18. B. Vasić, G. Isić, R. Gajić, and K. Hingerl, “Controlling electromagnetic fields with graded photonic crystals in metamaterial regime,” Opt. Express 18(19), 20321–20333 (2010). [CrossRef] [PubMed]

]. These works revealed that a carefully designed “inhomogeneity” could manipulate the local propagation phase inside the medium so as to adiabatically guide light travelling along a desired trajectory dictated by the TO theory, leading to new physics and phenomena.

2. Developments of the mode-expansion theory

We chose a particular system as a concrete example to illustrate the developments of our theory. The model system is schematically shown in Fig. 1(a)
Fig. 1 (a) Geometry of the system under study. (b) Discretized model for the inhomogeneous structure.
, which is an inhomogeneous MTM layer of thickness d (much smaller than wavelength λ) put on top of a perfect electric conductor (PEC). For simplicity, we assume that the MTM layer is inhomogeneous only along x direction, but is invariant along both y and z directions. Adding a PEC substrate makes the entire system totally reflecting for EM waves so that we do not need to worry about the transmitted signals, which significantly simplifies the theoretical developments.

Although the model looks ideal, we emphasize that actually it can be realized by various means in practice. For example, one can put powders of high-index materials [32

32. F. L. Zhang, Q. Zhao, L. Kang, J. Zhou, and D. Lippens, “Experimental verification of isotropic and polarization properties of high permittivity-based metamaterial,” Phys. Rev. B 80(19), 195119 (2009). [CrossRef]

] onto a PEC with laterally different densities to realize this model. Also, it has been proven in [6

6. J. M. Hao, Y. Yuan, L. X. Ran, T. Jiang, J. A. Kong, C. T. Chan, and L. Zhou, “Manipulating electromagnetic wave polarizations by anisotropic metamaterials,” Phys. Rev. Lett. 99(6), 063908 (2007). [CrossRef] [PubMed]

, 33

33. J. M. Hao, L. Zhou, and C. T. Chan, “An effective-medium model for high-impedance surfaces,” Appl. Phys. A Mater. Sci. Process. 87(2), 281–284 (2007). [CrossRef]

, 34

34. D. Sievenpiper, L. Zhang, R. Broas, N. G. Alexopolous, and E. Yablonovitch, “High-impedance electromagnetic surfaces with a forbidden frequency band,” IEEE Trans. Microwave Theory Tech. 47(11), 2059–2074 (1999). [CrossRef]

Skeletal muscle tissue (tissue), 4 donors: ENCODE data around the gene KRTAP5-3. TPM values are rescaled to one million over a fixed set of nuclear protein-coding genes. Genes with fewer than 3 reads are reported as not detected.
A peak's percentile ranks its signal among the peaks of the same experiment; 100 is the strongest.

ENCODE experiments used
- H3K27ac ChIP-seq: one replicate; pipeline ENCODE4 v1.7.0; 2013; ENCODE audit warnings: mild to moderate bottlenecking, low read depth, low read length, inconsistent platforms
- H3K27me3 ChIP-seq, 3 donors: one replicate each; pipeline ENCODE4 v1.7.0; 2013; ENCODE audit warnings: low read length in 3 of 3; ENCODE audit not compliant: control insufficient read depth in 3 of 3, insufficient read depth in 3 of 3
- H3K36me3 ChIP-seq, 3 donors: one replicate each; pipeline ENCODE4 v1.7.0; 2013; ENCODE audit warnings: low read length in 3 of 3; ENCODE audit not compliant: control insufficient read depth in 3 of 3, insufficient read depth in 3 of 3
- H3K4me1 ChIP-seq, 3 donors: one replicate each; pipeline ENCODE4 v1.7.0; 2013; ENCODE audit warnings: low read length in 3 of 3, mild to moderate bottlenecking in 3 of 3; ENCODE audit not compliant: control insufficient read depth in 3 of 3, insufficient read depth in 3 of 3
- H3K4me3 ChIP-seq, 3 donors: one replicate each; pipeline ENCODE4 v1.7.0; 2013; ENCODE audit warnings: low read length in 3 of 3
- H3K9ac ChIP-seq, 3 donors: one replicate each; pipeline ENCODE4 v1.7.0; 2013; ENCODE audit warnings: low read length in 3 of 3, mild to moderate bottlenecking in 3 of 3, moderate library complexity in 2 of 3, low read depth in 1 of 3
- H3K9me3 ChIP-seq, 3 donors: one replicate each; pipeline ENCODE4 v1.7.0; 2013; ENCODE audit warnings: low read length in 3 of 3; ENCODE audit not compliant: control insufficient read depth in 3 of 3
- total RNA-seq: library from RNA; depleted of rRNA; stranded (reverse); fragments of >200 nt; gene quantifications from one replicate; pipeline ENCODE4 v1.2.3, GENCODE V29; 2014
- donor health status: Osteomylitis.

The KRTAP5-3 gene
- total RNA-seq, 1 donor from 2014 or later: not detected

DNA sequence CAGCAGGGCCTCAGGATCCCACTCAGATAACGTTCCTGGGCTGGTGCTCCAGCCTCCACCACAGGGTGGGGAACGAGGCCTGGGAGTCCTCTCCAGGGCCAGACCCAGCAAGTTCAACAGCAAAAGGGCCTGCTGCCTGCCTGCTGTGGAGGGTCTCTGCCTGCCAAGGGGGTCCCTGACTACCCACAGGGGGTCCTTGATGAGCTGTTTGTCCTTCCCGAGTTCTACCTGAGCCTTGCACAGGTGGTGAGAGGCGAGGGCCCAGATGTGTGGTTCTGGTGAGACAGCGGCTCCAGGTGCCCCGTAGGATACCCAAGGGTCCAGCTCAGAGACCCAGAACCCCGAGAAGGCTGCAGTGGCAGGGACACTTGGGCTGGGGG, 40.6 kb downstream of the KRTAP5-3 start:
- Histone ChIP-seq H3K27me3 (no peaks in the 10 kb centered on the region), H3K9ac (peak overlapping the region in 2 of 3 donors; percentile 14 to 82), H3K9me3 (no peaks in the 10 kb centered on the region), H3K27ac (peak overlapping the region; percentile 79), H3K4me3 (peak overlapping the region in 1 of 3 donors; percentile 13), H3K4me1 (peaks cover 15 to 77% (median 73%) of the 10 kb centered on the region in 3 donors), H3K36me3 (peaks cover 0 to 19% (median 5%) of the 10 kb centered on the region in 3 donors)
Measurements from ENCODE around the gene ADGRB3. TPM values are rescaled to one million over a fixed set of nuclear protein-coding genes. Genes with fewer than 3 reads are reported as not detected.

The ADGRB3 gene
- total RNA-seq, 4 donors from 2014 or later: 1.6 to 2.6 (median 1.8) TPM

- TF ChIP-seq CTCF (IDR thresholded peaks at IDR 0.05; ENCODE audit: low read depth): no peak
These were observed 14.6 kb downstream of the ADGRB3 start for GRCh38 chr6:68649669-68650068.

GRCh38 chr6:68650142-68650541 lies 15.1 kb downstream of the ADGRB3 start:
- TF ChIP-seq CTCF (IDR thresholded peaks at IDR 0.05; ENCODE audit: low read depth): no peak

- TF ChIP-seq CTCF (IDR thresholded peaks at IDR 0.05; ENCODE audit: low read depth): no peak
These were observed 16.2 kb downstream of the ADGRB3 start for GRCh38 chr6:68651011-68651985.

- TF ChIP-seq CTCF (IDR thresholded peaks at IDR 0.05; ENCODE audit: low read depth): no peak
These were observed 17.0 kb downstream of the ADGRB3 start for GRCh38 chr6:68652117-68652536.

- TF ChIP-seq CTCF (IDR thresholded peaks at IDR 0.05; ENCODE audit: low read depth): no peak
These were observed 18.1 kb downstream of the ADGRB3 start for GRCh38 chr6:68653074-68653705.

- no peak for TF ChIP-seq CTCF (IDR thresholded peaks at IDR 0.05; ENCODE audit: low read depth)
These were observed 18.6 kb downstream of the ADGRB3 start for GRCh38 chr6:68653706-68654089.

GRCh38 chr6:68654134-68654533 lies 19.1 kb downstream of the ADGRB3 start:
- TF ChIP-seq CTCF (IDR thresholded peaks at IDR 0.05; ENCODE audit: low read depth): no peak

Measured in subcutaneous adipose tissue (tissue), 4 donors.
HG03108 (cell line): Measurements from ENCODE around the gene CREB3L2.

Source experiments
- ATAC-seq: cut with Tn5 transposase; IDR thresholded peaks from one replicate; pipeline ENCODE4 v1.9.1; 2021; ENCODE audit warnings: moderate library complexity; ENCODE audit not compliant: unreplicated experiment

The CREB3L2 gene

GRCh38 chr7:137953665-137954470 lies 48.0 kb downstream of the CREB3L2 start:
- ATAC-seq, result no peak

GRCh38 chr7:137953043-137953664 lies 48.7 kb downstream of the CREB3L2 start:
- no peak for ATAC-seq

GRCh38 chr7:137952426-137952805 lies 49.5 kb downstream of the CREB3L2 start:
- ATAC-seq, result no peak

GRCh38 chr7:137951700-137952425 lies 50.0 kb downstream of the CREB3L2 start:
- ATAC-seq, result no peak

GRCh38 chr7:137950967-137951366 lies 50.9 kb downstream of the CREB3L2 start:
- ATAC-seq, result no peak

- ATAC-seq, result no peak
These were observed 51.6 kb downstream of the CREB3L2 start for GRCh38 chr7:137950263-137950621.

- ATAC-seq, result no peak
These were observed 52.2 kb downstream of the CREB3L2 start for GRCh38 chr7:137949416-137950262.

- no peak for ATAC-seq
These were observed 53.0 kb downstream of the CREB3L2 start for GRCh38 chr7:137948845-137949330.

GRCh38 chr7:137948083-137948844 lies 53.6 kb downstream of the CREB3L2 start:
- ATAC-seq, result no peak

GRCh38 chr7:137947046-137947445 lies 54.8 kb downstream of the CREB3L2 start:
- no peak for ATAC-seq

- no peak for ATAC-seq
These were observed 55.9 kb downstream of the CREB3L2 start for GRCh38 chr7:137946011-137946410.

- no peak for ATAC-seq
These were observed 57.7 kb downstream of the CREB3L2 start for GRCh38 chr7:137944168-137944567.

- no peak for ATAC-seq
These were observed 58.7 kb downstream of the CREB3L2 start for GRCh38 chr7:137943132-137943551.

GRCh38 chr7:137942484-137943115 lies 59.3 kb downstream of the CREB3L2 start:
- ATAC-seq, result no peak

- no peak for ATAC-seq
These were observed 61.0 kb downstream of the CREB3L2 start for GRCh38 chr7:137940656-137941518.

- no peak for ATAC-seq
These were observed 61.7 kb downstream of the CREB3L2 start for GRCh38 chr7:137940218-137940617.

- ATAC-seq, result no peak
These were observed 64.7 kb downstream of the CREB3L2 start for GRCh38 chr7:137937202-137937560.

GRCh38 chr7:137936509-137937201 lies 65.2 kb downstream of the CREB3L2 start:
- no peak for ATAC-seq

] that the usual high-impedance structures (HIS) can be well represented by such a double-layer model (in a homogeneous version), and thus it is straightforward to design an (laterally) inhomogeneous HIS to practically realize the model presented in Fig. 1.

As shown in Fig. 1, the entire space is divided into three regions, where region I denotes the vacuum, region II denotes the inhomogeneous MTM with permittivity and permeability matrices given by
εM(x)=(εMx(x)000εMy(x)000εMz),μM(x)=(μMx(x)000μMy(x)000μMz),
(1)
and the PEC substrate is defined as region III. Note that the parallel components of εM(x),μM(x) can vary as function of lateral position x. We are mostly concerned on the scattering properties of such an inhomogeneous system under arbitrary light illuminations.

Consider first the case that the excitation is a transverse-electric (TE) polarized incident plane wave, with field components explicitly given by (in region I)
Ein(r)=ei(kxinxkzinz)(010),Hin(r)=1Z0ei(kxinxkzinz)(kzin/k00kxin/k0).
(2)
Here, k0=ω/c is the wave vector in vacuum with ω being the working frequency and c the speed of light, kxin and kzin=(k02(kxin)2)1/2 are the parallel and vertical components of the k vector for the incident wave, and Z0 = (μ0/ε0)1/2 is the impedance of vacuum. Here, we use the physics convention and omit the common time oscillation term exp[iωt] throughout this paper. Due to lacking of translational invariance on the xy-plane, the reflected beam does not necessarily exhibit a single k vector, but must in principle be a linear combination of plane waves with all allowed k vectors (each defined as a reflection channel). In general, there is no restriction on choosing the value of kx for each channel. However, it is more convenient in practical computations to introduce periodic boundary conditions at the two ends of considered system (with length denoted by L), i.e., (E, H)x = 0 = (E, H)x = L. Introducing a super periodicity makes computations more tractable and will not affect the final results when L is large enough. In addition, we note that some of the designed/fabricated meta-surfaces already exhibited super periodicities to which our method is naturally applicable [19